Invite strategy ideas to achieve a goal
Review and choose the best ideas

And then take all of the ideas, and put them up on a wall, and say, “Let’s pick the ten best.”

JEN BARTLETT: Here’s an example actually of a Council officer who works in the Social Policy area and she’d heard about a program called Homeless Connect. So she spent a day of her holiday talking to someone from Tennessee who’d rolled out that program.

Review success of others
Harvest and implement new ideas

So, in a sense, it’s the harvesting of ideas and bringing them back, and basically, it’s a program that the City Hall is open to the people who sleep on the streets. And there were podiatrists, and accommodation people and doctors, and dentists. And that’s really, really grown. We’re having two a year.

JUDE MUNRO: Ideas that come from other places, they’re sometimes, you can’t replicate them, but in a lot of cases, you can. And I think that’s the heart of innovation, is not just coming up with the ideas yourselves, but also looking at what’s the best in the world.

Replicate others’ success: Find -> Promote -> Replicate

JEN BARTLETT: Our innovation strategy is to find, promote and replicate.

SADHANA SMILES: “So which business would I like to be like and how do I become them? How can I mimic them? How can I adapt to be them?”And then, work out what those key areas are and then look back into your own business and say: “Right how do I bring those areas, how do I bring those products, those services etcetera into my business?”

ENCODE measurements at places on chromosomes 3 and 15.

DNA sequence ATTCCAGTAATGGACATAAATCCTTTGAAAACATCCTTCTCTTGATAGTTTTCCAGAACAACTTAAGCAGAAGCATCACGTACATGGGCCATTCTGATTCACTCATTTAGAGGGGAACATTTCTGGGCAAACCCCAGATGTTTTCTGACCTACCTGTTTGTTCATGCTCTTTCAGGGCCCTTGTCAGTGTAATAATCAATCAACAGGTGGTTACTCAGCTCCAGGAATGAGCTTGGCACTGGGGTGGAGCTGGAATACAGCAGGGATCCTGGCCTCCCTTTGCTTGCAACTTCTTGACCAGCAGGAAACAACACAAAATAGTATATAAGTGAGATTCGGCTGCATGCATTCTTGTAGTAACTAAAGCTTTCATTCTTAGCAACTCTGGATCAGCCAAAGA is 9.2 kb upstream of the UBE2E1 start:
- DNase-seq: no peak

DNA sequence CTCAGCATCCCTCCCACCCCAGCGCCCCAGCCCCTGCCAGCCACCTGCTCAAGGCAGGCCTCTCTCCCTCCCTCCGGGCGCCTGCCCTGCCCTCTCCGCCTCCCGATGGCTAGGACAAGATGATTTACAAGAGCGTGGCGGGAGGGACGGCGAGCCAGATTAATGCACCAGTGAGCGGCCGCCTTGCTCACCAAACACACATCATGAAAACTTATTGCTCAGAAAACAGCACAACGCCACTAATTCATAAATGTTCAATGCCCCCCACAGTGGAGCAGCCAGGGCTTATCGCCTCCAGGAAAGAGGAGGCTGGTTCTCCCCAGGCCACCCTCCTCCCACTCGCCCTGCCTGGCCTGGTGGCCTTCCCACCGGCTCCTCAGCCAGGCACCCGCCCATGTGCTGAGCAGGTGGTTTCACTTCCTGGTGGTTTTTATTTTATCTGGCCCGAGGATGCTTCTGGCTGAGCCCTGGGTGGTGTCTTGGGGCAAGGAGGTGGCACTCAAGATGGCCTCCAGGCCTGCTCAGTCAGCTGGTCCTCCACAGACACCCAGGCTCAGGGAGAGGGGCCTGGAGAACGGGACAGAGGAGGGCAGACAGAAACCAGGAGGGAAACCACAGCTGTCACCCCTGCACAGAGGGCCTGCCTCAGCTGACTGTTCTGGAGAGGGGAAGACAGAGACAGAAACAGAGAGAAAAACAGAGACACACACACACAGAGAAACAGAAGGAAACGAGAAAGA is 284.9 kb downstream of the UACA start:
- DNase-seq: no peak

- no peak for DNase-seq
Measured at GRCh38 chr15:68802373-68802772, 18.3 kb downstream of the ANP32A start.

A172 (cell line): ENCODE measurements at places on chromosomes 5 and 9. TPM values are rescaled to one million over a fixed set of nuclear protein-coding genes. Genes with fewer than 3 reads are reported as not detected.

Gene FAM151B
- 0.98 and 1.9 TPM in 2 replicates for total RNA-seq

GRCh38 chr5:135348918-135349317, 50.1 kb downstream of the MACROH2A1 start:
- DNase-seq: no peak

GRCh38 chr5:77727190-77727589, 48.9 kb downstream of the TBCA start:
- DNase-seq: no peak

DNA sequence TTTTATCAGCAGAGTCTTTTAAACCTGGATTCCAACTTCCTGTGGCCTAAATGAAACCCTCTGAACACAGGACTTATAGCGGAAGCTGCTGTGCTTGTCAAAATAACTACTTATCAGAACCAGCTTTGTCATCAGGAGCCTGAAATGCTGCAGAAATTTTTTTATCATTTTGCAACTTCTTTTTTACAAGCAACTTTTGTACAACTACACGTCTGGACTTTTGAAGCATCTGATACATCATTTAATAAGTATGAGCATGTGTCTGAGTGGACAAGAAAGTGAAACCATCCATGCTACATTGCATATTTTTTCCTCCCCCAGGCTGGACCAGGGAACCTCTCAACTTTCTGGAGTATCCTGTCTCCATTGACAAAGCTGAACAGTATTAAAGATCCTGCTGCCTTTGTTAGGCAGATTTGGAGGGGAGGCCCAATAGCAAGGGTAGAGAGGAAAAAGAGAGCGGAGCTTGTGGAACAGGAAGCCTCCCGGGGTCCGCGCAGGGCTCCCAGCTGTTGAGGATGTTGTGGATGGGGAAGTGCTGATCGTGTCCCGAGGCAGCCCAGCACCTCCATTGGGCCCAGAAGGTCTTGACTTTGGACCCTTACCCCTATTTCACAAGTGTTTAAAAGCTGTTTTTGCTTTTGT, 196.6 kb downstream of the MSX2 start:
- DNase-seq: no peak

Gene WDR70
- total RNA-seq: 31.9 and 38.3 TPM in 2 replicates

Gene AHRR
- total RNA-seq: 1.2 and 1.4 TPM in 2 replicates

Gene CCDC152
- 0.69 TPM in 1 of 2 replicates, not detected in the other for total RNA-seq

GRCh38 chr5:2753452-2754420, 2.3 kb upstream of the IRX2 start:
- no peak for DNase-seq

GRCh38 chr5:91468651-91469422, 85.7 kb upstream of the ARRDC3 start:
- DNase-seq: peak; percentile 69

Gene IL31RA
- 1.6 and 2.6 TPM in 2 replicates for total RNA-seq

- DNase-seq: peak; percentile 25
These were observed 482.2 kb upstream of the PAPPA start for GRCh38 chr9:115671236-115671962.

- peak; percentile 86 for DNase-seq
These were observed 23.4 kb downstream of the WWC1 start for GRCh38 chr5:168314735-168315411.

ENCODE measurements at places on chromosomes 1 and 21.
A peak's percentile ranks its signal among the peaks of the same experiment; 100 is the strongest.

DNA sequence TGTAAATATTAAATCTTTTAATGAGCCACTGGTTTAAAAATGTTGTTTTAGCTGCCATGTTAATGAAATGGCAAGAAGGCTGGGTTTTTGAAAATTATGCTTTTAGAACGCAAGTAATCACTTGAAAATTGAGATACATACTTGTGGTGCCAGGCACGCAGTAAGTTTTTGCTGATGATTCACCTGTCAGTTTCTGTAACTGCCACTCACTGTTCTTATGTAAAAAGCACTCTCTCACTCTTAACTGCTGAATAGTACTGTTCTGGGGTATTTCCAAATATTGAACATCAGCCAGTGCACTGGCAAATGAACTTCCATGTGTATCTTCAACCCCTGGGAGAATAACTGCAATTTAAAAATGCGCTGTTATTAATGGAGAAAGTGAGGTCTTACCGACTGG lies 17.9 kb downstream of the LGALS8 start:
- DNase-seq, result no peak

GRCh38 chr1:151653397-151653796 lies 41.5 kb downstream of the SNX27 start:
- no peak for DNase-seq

Implement Initiatives

JUDE MUNRO: Well it’s been very interesting asking the question: “What are the ideas that you’d really like to have happened in this city?” Two ideas have come up very strongly: “When you put in a dedicated busway, why isn’t there a bike path as part of that busway?” For a very hilly city, you’d be able to move very quickly on very smooth surfaces so we could have more cycling to work.

JANE MORGAN: Don’t spend years and years and years trying to come up with the right answer. Do enough analysis and then pick out a couple of things you think will make, might make a difference, and go for it.

JEN BARTLETT: Then you get Council employees who are responsible for re-vegetating the waterways and rebuilding those corridors, coming up with a really groovy idea called a Habitat Sausage, which is a way to stabilize a steep bank. And they actually invented this kind of geothermal bag. They fill it with soil, they embed it in these steep banks. They plant the right soil-matting plants and their innovation.